I am writing a novel, in which the main character has their mind transferred to a wolf body, losing all their memories in the process.

My current explanation is that the state of every neuron in the human's brain was measured, and after some translation, the wolf's neurons were modified (perhaps by focused EMP's), so that it basically matched the human brain. Differences in human/wolf neurology and imperfect brain-to-brain translation account for the amnesia.

Are there any flaws in this method (other than the fact the technology doesn't exist yet) ? And how else could this be done? What side effects could be expected?

Answers not involving whole brain transplants or magic would be preferable. apart from the mind swapping, I want my novel to be as realistic as possible

You can read the beginning of the novel over at https://www.fictionpress.com/s/3200987/1/In-The-End

  • $\begingroup$ Watch the matrix a scene where Neo took the red pill and awaken in real world, he needs to undergo a kind of therapy to connect his mind to his body since they were "disconnected". I personally do think that it will work in case of a wolf, just don't use the wrong electrode to simulate the wrong muscle tissues. $\endgroup$
    – user6760
    Commented Apr 10, 2015 at 8:42
  • 4
    $\begingroup$ You're putting a human brain inside an animal one. I think you can rely on suspension of disbelief for the explanation of whether the technology works. That, or quantum physics. Perhaps an experiment gone wrong manages to teleport a human's brain into a wolf's? $\endgroup$ Commented Apr 10, 2015 at 10:24
  • $\begingroup$ Since this relies on factors not known to current science and you haven't specified you want a technology-based solution, I'd say take the easy route: magic! $\endgroup$
    – Frostfyre
    Commented Apr 10, 2015 at 12:24
  • $\begingroup$ Frostfyre, you're right, I should have specified! I'll edit that in right now. $\endgroup$
    – user8887
    Commented Apr 10, 2015 at 12:28
  • $\begingroup$ The only flaw I see with the idea is the lack of originality. But the details might make it more interesting. $\endgroup$
    – Vincent
    Commented Apr 10, 2015 at 15:47

4 Answers 4


Number of neurons and skull volume would thwart your scheme. Wolf brain is much, much smaller. Human brain won't fit, even if surgically inserted there, never mind rewiring the wolf brain.

Your option is removing the two brains and enclosing them in life-support jars at the lab. Implanting a transceiver connected to neural endings in the wolf skull, and a similar transceiver attached to the stub of the spinal cord and remaining neural endings of the human brain in the lab. Map the nerve endings right, and have the brain sitting in the laboratory perceive whatever the wolf body perceives and control it as if it was its own body - remotely, over the radio.

  • 2
    $\begingroup$ Excellent point, I didn't think of that. I just assumed that the brains would have a similar number of neurons, regardless of size. it does upset, my plot a little, but thanks. $\endgroup$
    – user8887
    Commented Apr 10, 2015 at 15:01
  • 1
    $\begingroup$ I'm wondering can we apply Moore law to neurons? $\endgroup$
    – user6760
    Commented Apr 11, 2015 at 8:21
  • $\begingroup$ @user6760: The number doubles every 10 months? No, I really don't think so. $\endgroup$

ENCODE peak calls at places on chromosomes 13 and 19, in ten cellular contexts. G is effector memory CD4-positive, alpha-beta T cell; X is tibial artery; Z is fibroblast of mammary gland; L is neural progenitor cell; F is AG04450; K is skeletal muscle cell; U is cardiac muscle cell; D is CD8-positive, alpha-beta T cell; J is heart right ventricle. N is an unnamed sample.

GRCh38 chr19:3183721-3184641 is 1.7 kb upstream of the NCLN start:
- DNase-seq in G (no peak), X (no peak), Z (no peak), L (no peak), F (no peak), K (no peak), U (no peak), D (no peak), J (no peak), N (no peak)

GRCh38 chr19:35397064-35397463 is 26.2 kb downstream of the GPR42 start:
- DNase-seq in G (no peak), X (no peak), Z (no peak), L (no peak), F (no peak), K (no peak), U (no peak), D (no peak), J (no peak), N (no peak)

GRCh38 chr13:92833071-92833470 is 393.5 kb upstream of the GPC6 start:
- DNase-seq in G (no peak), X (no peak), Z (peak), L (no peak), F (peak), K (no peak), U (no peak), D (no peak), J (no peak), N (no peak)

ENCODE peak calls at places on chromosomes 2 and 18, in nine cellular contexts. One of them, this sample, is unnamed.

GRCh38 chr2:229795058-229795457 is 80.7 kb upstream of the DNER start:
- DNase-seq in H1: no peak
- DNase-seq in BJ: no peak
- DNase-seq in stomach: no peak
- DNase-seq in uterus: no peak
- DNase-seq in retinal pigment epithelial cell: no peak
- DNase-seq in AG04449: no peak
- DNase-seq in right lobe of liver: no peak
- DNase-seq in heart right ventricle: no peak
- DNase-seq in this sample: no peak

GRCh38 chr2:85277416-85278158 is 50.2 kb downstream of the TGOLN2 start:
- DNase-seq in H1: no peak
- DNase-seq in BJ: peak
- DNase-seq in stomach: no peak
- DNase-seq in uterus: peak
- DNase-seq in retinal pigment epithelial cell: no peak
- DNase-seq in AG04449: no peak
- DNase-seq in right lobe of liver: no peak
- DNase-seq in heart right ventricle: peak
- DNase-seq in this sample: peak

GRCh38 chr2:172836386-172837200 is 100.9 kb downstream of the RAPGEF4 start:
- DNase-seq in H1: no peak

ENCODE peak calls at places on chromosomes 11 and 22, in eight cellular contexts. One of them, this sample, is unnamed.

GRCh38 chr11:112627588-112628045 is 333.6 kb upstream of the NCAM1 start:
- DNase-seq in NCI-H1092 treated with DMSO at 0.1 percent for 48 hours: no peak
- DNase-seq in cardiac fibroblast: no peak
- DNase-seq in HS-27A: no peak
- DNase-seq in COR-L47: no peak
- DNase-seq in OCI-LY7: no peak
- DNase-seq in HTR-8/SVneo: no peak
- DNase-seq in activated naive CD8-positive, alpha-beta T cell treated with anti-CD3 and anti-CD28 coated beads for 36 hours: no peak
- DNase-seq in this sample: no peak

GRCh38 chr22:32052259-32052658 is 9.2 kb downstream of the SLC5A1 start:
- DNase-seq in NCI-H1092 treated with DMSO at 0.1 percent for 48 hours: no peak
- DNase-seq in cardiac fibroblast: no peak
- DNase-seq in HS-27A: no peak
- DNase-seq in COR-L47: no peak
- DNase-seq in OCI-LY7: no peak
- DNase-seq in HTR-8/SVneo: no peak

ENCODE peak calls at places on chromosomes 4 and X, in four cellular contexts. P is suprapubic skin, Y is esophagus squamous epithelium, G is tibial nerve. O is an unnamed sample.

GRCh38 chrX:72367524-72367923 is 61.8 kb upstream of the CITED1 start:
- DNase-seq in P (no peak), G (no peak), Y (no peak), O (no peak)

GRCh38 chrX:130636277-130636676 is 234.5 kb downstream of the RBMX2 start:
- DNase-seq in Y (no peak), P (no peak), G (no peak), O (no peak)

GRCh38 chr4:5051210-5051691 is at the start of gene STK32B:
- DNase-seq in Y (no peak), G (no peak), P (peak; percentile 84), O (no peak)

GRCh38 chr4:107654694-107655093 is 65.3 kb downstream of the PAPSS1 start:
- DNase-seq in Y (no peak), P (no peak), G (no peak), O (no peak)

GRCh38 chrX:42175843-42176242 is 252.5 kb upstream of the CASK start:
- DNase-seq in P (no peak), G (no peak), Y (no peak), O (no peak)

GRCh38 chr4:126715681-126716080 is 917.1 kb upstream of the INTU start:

– SF.
    Commented Apr 11, 2015 at 11:57
  • $\begingroup$ Size really isn't a great indicator of much for brains. See e.g. newscientist.com/article/… $\endgroup$
    – fectin
    Commented Mar 17, 2017 at 17:12
  • $\begingroup$ even then you have big problems, you still need the human brain to make the human body work and hte same for the wolf, the cerebellum works not just in moving but also in how we think so you can't just wire one to the other cerebellum either. $\endgroup$
    – John
    Commented May 24, 2018 at 4:52

The thing to actually do is maybe that the wolf and the human had a physical morphosis too, so that the human brain and the wolf brain would fit in each of the corresponding skulls, and that the amnesia could count as a failed transition. The Brain of the wolf is smaller and the human brain is bigger, so either you transform their bodies a bit, and they have a failed experiment or something else.



An organic brain would be almost impossible to manipulate in this way... it would require a complete rebuilding of almost every single neuron (which we aren't even close to knowing how to do), and there would be no continuity of "person" (no identity, no memories, etc.).

However, if you take a scan of both brains, and then simulate those brains in a computer... you could put those minds into a virtual environment in any kind of body you want.


This answer will be a bit interesting....many people believe in their being a spirit, something inside that sustains life. How many of us have come to believe the body is just a shell, with the spirit being the true self? If this is true, then all that needs to be done is create technology capable of drawing out a spirit and putting it into another body.

This should work, but it'll be interesting; when the spirit and the body come together, it creates the soul (as far as I believe), and two influence each other back and forth. Our minds and hearts are often influenced by our body's built-in drives and instincts. A human spirit and intelligence with a wolf's pack predator mentality and aggression will be an interesting combo, especially vice versa.

A wolf's intelligence is more primal (driven by instinct), and less developed. Inside a human body, the wolf will be able to reason and think as well as a human, but the wolf will lack more self-control than most people do, instinctively following his or her instincts. That being said, this wolf will likely be more of a team player than regular people. (That and this person will have a thinh for raw, even live meat....)


You must log in to answer this question.